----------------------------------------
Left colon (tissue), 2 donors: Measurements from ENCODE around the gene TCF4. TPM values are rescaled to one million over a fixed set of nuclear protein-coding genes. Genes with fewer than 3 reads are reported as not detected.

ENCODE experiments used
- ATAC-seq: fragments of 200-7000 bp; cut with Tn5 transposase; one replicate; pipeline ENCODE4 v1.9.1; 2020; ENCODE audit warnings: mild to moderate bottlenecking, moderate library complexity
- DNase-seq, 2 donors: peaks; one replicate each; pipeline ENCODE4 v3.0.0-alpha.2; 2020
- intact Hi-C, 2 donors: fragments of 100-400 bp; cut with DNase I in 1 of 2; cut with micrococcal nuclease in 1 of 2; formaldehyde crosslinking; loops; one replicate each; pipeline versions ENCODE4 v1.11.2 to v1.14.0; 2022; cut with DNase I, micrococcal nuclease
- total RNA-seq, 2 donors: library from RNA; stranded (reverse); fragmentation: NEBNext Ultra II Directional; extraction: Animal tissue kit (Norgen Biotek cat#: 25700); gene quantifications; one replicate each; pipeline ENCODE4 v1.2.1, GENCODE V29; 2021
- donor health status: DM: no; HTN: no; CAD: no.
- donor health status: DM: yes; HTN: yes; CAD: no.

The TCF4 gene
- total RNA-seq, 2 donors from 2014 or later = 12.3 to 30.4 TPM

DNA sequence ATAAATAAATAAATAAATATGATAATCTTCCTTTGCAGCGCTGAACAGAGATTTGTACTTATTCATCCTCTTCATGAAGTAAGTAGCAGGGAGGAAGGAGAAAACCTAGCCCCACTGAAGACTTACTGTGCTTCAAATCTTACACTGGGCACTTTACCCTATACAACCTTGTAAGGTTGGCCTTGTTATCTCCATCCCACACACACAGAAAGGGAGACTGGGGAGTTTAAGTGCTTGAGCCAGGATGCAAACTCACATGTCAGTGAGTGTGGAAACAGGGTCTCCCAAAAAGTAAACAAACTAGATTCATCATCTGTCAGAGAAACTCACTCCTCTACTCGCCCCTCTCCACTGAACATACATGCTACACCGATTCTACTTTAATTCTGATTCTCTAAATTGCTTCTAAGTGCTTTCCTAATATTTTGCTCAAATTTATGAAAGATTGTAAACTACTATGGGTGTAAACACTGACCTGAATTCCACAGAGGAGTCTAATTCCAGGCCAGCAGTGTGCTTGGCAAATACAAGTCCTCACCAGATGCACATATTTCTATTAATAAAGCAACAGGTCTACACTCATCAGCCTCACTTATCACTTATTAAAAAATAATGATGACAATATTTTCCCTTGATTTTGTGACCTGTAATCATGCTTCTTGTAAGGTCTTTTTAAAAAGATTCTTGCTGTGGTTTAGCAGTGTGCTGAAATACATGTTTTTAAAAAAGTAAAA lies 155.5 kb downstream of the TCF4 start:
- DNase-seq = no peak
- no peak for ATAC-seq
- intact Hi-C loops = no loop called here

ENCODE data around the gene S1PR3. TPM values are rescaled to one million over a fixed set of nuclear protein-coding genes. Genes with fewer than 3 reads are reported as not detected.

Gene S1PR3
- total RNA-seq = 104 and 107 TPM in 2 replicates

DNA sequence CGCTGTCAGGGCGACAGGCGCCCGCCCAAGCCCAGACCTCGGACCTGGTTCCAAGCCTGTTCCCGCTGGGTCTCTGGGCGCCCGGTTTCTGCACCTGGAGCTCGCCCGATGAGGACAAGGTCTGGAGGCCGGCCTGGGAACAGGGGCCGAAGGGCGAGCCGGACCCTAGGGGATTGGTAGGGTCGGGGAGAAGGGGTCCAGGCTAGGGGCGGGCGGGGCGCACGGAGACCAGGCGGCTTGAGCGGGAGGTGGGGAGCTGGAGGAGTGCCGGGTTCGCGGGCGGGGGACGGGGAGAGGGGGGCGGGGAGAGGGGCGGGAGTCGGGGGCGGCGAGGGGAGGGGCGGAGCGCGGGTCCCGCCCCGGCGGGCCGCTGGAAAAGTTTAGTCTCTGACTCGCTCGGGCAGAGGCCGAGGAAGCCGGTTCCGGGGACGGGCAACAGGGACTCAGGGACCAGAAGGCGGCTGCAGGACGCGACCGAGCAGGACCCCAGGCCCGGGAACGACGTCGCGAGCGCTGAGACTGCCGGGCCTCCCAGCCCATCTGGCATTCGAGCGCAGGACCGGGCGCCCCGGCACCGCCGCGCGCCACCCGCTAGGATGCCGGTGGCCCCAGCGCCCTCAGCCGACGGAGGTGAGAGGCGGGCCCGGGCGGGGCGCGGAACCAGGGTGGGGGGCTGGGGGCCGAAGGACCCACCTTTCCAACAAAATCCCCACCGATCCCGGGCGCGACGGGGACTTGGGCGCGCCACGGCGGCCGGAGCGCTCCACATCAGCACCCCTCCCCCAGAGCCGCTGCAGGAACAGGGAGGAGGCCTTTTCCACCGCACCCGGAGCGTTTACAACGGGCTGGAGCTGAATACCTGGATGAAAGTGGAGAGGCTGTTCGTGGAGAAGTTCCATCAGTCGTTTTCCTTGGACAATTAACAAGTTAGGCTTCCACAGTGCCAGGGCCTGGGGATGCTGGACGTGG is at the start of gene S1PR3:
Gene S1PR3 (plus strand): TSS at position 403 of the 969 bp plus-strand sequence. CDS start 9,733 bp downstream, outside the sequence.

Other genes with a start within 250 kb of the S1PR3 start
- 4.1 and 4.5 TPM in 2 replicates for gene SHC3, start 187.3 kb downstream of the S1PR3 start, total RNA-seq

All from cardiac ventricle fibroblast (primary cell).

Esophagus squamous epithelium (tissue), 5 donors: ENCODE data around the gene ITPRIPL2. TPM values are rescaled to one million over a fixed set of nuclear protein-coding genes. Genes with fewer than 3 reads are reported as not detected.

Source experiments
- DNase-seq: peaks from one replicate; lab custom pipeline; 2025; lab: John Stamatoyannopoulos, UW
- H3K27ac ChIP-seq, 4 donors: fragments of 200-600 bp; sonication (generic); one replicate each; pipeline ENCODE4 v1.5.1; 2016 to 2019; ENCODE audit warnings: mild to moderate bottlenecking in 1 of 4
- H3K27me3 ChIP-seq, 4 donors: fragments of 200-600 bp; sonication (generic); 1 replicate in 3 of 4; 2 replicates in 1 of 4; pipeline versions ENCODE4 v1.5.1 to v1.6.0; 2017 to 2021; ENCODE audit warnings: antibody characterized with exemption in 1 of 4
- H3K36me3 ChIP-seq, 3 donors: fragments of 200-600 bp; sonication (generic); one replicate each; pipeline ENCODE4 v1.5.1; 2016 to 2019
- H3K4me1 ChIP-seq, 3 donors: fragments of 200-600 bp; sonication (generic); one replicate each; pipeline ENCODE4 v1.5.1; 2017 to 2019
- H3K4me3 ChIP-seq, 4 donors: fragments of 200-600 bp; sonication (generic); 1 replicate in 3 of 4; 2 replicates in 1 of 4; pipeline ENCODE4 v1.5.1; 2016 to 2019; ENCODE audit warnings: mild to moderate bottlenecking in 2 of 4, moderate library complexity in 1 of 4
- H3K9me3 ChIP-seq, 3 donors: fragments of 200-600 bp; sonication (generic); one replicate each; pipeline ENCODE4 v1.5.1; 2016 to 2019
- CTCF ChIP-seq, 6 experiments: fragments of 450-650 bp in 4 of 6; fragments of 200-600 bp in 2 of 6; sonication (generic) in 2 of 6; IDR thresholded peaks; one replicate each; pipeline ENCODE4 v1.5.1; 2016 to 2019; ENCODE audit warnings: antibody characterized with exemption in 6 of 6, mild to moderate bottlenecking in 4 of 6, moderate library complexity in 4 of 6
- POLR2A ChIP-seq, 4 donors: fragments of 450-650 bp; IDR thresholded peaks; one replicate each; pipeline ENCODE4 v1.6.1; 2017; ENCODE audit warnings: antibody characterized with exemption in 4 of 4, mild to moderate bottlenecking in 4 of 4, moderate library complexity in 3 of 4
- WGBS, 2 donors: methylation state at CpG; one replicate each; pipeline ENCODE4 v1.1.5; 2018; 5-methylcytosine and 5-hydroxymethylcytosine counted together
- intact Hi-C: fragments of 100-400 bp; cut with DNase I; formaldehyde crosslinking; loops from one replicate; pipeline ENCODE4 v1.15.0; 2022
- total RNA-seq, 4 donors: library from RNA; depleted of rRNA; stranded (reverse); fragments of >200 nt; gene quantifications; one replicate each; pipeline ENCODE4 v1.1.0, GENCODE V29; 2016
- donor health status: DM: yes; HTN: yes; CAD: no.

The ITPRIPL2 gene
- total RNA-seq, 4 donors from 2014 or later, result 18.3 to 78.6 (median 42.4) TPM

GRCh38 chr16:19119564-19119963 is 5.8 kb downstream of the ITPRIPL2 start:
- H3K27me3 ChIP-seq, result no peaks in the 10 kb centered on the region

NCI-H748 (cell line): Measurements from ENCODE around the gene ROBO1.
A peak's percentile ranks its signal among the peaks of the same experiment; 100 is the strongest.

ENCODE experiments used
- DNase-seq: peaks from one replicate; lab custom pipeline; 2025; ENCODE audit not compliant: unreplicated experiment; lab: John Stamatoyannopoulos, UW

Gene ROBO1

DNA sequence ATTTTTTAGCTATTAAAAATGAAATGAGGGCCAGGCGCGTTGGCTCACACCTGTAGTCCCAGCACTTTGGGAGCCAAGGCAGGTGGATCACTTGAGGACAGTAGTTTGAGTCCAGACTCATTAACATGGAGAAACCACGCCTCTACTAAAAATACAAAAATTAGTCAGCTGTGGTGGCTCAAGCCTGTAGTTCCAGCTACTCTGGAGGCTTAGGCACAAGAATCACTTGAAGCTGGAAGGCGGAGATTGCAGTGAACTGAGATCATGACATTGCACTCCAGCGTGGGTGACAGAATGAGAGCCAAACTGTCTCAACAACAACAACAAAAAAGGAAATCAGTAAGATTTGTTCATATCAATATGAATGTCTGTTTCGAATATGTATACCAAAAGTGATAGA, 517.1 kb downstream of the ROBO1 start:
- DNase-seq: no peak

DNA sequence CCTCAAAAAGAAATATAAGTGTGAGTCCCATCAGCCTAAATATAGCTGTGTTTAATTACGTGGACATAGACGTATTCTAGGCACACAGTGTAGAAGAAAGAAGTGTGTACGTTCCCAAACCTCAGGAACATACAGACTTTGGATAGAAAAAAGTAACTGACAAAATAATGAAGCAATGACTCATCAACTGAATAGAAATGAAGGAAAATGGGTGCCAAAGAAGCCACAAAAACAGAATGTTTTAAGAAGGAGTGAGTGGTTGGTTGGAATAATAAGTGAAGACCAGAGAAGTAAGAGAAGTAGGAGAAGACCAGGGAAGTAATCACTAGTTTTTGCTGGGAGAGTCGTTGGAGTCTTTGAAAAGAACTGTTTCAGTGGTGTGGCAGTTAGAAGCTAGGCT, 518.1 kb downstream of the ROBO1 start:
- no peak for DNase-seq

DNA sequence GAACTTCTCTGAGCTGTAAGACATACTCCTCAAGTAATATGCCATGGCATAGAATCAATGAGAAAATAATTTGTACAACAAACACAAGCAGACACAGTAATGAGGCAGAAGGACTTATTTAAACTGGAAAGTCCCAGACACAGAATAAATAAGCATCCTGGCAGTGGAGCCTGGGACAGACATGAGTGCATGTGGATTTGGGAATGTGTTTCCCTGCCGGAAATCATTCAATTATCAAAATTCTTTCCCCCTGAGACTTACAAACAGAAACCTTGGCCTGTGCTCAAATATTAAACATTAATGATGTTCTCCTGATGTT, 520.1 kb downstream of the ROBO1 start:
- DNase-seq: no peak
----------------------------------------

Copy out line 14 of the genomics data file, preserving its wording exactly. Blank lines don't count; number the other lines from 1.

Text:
- intact Hi-C loops = no loop called here